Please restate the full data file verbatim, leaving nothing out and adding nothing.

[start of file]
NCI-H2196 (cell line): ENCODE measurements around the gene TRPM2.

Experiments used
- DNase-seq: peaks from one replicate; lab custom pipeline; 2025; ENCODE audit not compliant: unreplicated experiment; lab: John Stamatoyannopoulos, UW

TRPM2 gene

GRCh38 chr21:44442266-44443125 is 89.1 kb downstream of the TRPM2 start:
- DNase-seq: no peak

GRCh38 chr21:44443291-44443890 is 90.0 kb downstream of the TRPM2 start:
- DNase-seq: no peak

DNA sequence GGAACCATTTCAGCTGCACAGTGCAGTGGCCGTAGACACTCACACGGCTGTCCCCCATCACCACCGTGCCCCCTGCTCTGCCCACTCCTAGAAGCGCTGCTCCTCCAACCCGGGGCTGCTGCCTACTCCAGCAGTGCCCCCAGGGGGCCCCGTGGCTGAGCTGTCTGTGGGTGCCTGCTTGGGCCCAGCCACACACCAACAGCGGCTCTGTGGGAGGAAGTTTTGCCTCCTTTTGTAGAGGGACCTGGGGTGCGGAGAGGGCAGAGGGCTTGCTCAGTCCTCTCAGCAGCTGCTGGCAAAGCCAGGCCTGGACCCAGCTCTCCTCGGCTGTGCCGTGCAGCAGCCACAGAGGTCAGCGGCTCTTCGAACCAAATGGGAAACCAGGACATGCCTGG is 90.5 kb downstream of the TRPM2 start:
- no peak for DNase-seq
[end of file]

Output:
NCI-H2196 (cell line): ENCODE measurements around the gene TRPM2.

Experiments used
- DNase-seq: peaks from one replicate; lab custom pipeline; 2025; ENCODE audit not compliant: unreplicated experiment; lab: John Stamatoyannopoulos, UW

TRPM2 gene

GRCh38 chr21:44442266-44443125 is 89.1 kb downstream of the TRPM2 start:
- DNase-seq: no peak

GRCh38 chr21:44443291-44443890 is 90.0 kb downstream of the TRPM2 start:
- DNase-seq: no peak

DNA sequence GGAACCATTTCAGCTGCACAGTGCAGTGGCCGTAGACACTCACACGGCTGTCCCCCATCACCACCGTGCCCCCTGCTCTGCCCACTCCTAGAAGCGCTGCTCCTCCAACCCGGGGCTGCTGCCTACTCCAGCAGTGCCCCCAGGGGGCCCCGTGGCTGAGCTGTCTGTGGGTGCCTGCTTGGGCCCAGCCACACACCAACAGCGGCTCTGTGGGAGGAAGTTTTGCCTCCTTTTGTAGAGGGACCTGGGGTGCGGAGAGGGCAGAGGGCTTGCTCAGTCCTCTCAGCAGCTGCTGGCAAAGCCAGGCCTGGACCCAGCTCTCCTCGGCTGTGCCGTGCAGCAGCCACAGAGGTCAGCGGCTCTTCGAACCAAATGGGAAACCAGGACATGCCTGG is 90.5 kb downstream of the TRPM2 start:
- no peak for DNase-seq